I don’t how it works, but if there’s a lull in the action, I’ll start editing through older work and come across an image, maybe not even that good, over exposed, busy, or has my personal favorite: insipid composition. Something in my subconscious seems to stop on the most unlikely image, at least it seems that way to me. But, after a little tooling around to see what direction presents itself, it starts to take shape.
Before describing the process, here’s the original:
Step 1 : Curve layer to darken globally
Step 2: Since the top of the image was almost blown out, I used Nik’s Color Efex Pro Graduated Filter, which is the only one of the graduated filters that allow us to affect brightness/ darkness of the upper and lower parts of the image. In this case, I brought the top down quite a bit and brightened the lower part of the frame a little.
Step 3: Applied 2 textures from the Belle Fleur Textures – Vista Bundle (Aged and Weathered Garden Ornaments Collection). The multiple textures are responsible for the, what appears to be, patchy light in the bottom half of the scene.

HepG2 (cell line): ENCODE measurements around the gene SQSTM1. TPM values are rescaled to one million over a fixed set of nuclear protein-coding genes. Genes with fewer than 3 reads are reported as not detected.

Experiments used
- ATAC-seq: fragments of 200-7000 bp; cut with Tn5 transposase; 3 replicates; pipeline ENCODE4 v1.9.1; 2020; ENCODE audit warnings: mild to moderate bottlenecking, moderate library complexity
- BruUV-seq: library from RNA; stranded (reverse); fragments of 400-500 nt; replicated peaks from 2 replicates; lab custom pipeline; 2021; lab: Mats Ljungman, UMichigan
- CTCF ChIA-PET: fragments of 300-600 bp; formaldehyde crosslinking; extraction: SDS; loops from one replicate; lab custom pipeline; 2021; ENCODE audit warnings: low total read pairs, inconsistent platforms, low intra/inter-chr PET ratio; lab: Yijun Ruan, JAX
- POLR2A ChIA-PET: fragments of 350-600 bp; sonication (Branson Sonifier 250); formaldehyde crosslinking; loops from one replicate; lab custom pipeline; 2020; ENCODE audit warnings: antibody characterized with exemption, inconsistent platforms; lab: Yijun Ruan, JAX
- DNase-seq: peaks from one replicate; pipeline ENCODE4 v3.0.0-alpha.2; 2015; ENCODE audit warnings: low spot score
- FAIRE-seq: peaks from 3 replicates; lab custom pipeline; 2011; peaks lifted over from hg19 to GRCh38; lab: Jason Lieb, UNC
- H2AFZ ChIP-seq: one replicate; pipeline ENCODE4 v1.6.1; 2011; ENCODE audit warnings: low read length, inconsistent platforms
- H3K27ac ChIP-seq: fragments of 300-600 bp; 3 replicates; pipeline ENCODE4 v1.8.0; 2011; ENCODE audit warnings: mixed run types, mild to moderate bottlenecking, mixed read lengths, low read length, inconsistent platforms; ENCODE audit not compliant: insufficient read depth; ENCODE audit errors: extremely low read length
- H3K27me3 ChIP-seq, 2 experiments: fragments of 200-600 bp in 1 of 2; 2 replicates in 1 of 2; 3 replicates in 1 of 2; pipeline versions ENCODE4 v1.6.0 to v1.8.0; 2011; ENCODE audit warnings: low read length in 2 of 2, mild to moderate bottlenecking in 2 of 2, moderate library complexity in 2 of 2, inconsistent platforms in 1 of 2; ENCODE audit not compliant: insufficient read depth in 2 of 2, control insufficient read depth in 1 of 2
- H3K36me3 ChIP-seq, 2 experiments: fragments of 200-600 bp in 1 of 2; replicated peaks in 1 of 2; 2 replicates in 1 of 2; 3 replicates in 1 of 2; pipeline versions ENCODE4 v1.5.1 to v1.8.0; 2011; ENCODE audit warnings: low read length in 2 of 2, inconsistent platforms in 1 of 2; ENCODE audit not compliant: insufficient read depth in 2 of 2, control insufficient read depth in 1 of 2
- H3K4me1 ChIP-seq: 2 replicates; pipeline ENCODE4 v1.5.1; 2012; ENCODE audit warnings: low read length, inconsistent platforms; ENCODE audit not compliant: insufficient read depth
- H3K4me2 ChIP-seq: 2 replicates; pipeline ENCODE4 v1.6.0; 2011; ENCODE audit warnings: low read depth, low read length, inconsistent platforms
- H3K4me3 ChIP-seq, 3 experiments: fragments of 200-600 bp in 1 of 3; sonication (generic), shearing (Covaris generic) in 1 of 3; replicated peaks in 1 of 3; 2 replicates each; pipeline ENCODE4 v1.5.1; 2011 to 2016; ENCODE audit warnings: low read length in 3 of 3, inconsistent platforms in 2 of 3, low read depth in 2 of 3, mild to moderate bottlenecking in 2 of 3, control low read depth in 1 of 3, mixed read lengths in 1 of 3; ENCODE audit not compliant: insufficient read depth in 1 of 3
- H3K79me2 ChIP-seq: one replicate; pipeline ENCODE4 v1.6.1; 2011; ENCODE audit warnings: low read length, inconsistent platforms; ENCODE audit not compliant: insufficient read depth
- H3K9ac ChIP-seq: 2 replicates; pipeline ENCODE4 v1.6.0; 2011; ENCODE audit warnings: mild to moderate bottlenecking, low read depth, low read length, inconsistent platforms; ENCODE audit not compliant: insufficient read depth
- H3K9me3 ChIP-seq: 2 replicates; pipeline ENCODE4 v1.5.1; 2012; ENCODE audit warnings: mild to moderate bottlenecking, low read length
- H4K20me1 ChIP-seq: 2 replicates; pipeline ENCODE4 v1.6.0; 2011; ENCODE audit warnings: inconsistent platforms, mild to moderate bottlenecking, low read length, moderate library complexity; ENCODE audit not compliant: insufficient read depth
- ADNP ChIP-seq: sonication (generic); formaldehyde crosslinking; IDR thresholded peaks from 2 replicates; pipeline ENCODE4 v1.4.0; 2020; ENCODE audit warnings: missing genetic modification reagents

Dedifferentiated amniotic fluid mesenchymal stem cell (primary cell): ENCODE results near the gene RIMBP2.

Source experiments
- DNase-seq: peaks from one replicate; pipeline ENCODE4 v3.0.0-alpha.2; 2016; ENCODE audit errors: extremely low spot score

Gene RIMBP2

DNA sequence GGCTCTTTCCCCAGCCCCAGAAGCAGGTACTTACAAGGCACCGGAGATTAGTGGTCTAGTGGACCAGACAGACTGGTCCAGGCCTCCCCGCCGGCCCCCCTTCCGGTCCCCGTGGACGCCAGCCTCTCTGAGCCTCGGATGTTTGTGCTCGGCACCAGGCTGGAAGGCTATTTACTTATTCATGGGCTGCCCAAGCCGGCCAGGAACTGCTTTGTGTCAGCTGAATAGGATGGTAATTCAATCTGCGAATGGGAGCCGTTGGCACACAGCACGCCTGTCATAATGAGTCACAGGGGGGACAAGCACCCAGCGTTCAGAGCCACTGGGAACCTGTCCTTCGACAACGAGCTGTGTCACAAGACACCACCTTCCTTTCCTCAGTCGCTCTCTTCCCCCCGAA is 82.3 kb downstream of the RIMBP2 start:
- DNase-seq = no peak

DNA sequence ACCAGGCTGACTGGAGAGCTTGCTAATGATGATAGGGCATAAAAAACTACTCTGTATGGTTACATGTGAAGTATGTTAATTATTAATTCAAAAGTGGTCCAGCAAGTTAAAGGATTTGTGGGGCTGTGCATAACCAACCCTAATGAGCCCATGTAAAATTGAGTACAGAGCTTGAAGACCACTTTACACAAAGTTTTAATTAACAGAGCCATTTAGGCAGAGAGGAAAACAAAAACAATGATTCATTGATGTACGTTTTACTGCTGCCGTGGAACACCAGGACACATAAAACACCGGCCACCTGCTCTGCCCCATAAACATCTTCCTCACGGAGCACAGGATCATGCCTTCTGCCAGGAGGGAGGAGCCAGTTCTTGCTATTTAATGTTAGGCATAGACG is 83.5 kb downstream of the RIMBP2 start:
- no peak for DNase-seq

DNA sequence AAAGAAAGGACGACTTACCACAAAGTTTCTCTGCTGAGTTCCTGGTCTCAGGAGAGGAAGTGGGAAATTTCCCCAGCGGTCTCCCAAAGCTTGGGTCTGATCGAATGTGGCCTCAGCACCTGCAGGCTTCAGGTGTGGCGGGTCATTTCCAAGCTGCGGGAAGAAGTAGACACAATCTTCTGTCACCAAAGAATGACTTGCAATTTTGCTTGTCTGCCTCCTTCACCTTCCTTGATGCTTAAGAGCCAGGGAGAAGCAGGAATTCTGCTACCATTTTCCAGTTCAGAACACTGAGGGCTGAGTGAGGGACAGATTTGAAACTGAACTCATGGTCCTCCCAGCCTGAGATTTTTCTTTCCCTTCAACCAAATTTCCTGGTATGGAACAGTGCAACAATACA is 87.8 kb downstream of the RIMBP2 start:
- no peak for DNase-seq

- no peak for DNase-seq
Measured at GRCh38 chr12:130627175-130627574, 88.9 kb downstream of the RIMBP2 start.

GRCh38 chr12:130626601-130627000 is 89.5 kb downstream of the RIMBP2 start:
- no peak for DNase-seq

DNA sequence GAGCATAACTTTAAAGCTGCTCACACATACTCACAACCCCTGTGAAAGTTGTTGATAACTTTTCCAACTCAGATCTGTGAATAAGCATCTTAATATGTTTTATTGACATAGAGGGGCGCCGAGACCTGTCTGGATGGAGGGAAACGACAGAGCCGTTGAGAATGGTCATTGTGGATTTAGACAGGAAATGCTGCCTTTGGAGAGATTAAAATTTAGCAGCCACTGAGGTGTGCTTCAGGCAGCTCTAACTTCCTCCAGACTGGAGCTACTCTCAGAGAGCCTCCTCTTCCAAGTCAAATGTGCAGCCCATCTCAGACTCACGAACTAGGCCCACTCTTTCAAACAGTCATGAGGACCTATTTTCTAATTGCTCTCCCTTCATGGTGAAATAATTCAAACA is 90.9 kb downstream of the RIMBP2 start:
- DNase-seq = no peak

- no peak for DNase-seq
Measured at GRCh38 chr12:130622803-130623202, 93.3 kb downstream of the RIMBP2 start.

Step 3: I applied a layer of Perfectly Clear, which handles many adjustments, and is responsible for most of the punch, contrast, and sharpness of the image.
Step 4: Then went to Nik’s Silver Efex Pro for the B&W conversion, using the red filter.
Step 5: Using the dodge and burn tools in Photoshop to brighten and darken areas to increase depth.
One of keys to success in improvised music is the ability to trust in your subconscious and react appropriately to an ever changing dynamic. To a certain extent, I try to follow that same paradigm in choosing what to process. I’m constantly reminded of something Rod Planck said at a seminar many years ago, to paraphrase, when you stop at a scene, you don’t always see what your subconscious saw immediately. Sometimes, it takes time for your conscious mind to catch up.
Just a quick thought.
It’s spring! Get out there!! We’ll be in the Smokies next week!
We’ll see ya online!